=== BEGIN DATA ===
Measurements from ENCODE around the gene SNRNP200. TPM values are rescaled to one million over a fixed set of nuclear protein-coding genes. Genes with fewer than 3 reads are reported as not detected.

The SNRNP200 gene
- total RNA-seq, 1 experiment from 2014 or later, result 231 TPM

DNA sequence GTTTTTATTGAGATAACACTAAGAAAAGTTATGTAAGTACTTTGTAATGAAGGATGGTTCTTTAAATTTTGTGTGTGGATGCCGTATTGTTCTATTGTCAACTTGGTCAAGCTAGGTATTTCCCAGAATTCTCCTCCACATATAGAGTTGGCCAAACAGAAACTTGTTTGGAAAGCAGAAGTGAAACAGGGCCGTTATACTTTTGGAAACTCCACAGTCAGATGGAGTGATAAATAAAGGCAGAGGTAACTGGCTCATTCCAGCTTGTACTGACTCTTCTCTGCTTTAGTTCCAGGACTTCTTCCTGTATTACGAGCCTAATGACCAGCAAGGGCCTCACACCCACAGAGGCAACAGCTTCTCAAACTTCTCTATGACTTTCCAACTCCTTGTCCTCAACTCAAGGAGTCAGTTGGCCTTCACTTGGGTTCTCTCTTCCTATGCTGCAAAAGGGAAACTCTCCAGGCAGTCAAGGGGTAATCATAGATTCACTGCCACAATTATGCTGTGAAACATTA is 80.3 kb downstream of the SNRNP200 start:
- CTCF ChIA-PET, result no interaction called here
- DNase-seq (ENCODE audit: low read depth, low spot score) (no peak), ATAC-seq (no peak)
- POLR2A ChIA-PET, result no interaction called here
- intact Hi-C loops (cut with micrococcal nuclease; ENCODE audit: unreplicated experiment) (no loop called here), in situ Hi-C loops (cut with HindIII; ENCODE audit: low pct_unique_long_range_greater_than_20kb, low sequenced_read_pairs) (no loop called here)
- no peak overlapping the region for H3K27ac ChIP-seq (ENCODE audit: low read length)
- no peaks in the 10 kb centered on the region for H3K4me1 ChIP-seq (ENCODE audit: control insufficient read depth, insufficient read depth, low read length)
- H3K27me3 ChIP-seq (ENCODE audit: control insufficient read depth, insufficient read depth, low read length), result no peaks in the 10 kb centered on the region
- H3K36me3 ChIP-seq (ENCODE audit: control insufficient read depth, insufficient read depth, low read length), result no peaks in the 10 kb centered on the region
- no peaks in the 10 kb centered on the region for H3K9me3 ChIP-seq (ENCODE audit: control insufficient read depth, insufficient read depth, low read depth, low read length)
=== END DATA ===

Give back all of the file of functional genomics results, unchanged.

Measurements from ENCODE around the gene SNRNP200. TPM values are rescaled to one million over a fixed set of nuclear protein-coding genes. Genes with fewer than 3 reads are reported as not detected.

The SNRNP200 gene
- total RNA-seq, 1 experiment from 2014 or later, result 231 TPM

DNA sequence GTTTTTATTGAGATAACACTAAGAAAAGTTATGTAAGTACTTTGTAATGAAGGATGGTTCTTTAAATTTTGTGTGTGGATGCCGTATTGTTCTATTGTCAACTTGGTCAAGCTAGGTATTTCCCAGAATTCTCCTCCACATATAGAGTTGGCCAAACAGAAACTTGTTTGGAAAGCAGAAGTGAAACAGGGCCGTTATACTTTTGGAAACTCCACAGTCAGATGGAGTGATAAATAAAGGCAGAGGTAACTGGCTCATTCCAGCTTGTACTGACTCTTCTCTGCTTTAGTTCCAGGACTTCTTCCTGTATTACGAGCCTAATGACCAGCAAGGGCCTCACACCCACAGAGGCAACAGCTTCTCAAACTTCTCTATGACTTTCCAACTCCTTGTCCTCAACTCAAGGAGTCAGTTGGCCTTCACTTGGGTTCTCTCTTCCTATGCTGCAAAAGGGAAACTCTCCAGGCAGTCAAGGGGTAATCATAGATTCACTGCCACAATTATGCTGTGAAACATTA is 80.3 kb downstream of the SNRNP200 start:
- CTCF ChIA-PET, result no interaction called here
- DNase-seq (ENCODE audit: low read depth, low spot score) (no peak), ATAC-seq (no peak)
- POLR2A ChIA-PET, result no interaction called here
- intact Hi-C loops (cut with micrococcal nuclease; ENCODE audit: unreplicated experiment) (no loop called here), in situ Hi-C loops (cut with HindIII; ENCODE audit: low pct_unique_long_range_greater_than_20kb, low sequenced_read_pairs) (no loop called here)
- no peak overlapping the region for H3K27ac ChIP-seq (ENCODE audit: low read length)
- no peaks in the 10 kb centered on the region for H3K4me1 ChIP-seq (ENCODE audit: control insufficient read depth, insufficient read depth, low read length)
- H3K27me3 ChIP-seq (ENCODE audit: control insufficient read depth, insufficient read depth, low read length), result no peaks in the 10 kb centered on the region
- H3K36me3 ChIP-seq (ENCODE audit: control insufficient read depth, insufficient read depth, low read length), result no peaks in the 10 kb centered on the region
- no peaks in the 10 kb centered on the region for H3K9me3 ChIP-seq (ENCODE audit: control insufficient read depth, insufficient read depth, low read depth, low read length)